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“Soot, or black carbon, may be responsible for 15 to 30% of global warming, yet it’s not even considered in any of the discussions about controlling climate change,” Mark Jacobson, an assistant professor of civil and environmental engineering at the US’s Stanford University, announced on the publication of new research in 8 February’s edition of the journal Nature. Jacobson says as well as releasing greenhouse gases, the burning of fossil fuels, leads to an, as yet, little considered notion – that soot mixes with other particles absorbing more sunlight and radiating twice as much heat as pure black carbon .

In tests, soot, 90% of which is produced by burning fossil fuels and biomass, was found to interfere with the reflectivity of aerosols, or organic particles, darkening their colour so that they absorbed more radiation and reduced their cooling effect significantly. A computer model known as GATOR-GCMM, designed for analysing urban and global pollution, was used to simulate the emissions, movement, transformations and removal of soot and other important airborne particles. The results of the simulation show that, five days after entering the atmosphere, particles of pure soot are very likely to end up in mixtures containing dust, sea spray, sulphate and other chemicals. Jacobson said that the findings were consistent with atmospheric field studies, including one revealing that more than 93% of all soot above the North Atlantic Ocean contained particles of sulphate.

Jacobson then programmed his computer to simulate how millions of tons of mixed soot would affect the Earth’s climate, and the result showed that a much higher mixing rate between soot and aerosol exists than was previously thought, and that black carbon may be responsible for more atmospheric heating than methane. Once technical hurdles have been overcome, direct measurement could confirm whether this is true.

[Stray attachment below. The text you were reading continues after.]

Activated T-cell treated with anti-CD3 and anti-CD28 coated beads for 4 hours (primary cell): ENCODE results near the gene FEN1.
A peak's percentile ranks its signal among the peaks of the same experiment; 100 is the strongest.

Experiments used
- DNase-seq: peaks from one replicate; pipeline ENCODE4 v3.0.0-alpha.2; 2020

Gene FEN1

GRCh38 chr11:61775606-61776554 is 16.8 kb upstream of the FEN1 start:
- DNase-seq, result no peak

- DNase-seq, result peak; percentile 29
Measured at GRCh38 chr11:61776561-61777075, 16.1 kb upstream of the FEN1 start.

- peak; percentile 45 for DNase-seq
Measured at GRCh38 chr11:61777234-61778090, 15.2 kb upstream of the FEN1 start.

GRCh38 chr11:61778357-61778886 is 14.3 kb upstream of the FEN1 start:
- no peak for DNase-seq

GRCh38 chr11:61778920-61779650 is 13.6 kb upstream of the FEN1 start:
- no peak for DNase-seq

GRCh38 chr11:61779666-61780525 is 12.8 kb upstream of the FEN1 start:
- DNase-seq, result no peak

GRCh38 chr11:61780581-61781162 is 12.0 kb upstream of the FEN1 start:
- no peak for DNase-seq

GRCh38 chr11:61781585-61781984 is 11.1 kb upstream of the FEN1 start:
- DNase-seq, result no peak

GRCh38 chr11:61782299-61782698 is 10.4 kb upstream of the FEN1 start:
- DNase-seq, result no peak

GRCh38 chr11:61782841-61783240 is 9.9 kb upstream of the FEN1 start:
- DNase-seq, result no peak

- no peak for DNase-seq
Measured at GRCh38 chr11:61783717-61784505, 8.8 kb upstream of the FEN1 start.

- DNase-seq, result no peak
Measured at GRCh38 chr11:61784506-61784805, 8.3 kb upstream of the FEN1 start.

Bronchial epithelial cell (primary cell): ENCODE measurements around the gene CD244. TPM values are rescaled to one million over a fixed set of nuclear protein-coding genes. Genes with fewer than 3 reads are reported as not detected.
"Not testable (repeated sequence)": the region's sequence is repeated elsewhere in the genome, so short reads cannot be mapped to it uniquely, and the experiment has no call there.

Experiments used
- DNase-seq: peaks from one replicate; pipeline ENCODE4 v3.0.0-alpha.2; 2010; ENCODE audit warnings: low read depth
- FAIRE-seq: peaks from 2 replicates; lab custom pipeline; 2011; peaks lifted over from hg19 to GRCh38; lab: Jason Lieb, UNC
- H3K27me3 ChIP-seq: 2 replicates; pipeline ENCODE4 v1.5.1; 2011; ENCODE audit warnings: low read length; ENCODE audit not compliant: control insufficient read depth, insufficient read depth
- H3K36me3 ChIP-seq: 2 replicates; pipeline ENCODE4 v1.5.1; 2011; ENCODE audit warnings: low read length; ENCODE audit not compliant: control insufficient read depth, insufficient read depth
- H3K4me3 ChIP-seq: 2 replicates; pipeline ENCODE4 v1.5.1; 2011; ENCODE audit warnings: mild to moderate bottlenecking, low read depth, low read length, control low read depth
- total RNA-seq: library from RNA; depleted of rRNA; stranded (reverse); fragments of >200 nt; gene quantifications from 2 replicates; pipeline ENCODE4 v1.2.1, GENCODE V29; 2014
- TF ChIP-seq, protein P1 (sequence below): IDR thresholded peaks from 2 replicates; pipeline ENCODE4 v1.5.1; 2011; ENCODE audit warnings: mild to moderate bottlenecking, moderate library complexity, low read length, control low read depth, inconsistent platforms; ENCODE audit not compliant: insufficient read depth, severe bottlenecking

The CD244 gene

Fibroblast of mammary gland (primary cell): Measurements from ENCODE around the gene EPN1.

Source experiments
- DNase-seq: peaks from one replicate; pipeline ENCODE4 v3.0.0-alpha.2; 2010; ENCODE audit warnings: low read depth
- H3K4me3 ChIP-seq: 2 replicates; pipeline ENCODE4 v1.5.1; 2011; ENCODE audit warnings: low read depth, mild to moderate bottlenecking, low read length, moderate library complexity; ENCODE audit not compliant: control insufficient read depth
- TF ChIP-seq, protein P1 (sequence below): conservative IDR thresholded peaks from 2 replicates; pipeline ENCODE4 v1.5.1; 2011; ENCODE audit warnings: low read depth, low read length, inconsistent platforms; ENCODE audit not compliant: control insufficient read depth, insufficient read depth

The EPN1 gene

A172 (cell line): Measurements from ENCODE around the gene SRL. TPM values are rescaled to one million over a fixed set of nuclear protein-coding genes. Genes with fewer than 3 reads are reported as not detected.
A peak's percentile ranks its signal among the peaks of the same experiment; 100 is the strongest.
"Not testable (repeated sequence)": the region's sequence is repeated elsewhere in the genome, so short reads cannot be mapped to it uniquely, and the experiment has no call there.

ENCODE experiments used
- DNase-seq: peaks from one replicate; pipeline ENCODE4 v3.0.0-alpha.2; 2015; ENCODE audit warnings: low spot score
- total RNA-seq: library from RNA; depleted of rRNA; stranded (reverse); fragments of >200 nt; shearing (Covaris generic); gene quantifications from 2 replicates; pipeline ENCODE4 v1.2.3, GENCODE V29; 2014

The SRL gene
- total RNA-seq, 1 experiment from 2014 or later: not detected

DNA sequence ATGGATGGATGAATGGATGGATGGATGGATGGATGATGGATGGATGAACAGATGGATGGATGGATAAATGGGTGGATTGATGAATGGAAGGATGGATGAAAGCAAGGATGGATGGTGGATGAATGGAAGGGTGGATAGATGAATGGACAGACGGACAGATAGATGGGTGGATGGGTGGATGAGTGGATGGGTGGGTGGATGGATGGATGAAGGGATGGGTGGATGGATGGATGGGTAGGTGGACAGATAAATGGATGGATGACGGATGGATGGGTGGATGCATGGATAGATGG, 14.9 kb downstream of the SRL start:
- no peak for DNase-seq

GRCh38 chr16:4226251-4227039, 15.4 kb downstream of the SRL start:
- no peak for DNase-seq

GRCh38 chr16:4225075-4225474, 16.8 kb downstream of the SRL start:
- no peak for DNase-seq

As a result, Jacobson urges policy makers to consider looking at ways to reduce soot pollution worldwide, pointing out that technologies exist or can be developed to remove excess soot produced in fireplaces, truck engines and other sources of black carbon. One of the biggest misconceptions, the researcher points out, is that diesel fuel is better for the environment than petrol, because diesel cars get more mileage. Unlike diesel, modern gasoline engines emit virtually no soot, although both produce large amounts of carbon dioxide.

“Besides its impact on global warming, soot is bad for your health,” Jacobson said, noting that soot exposure has been linked to respiratory illnesses and cancer.

“The World Health Organization reports that about 2.7 million people die each year from air pollution, 900,000 in cities and 1.8 million in rural areas. The largest source of mortality from air pollution is indoor burning of biomass and coal, ” (see related story).

If black carbon production were to stop, however, any detrimental effects would soon disappear, scientists say, as the substance has a far shorter lifetime in the atmosphere than carbon dioxide or methane.

Jacobson is now working on more extensive computer simulations that he hopes will provide new data about the impact of soot on climate. Those results are expected to be published later this year

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